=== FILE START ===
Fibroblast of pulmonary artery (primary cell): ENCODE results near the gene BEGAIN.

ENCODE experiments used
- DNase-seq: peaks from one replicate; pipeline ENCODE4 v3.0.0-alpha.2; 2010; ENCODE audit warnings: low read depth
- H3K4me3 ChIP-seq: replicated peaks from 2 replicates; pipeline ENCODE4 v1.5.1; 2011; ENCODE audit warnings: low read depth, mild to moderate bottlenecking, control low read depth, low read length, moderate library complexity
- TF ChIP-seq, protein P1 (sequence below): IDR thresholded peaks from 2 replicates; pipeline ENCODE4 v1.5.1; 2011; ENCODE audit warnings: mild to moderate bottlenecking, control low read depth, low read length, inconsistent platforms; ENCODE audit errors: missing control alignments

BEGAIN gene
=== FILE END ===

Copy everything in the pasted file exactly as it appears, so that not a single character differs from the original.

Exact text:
Fibroblast of pulmonary artery (primary cell): ENCODE results near the gene BEGAIN.

ENCODE experiments used
- DNase-seq: peaks from one replicate; pipeline ENCODE4 v3.0.0-alpha.2; 2010; ENCODE audit warnings: low read depth
- H3K4me3 ChIP-seq: replicated peaks from 2 replicates; pipeline ENCODE4 v1.5.1; 2011; ENCODE audit warnings: low read depth, mild to moderate bottlenecking, control low read depth, low read length, moderate library complexity
- TF ChIP-seq, protein P1 (sequence below): IDR thresholded peaks from 2 replicates; pipeline ENCODE4 v1.5.1; 2011; ENCODE audit warnings: mild to moderate bottlenecking, control low read depth, low read length, inconsistent platforms; ENCODE audit errors: missing control alignments

BEGAIN gene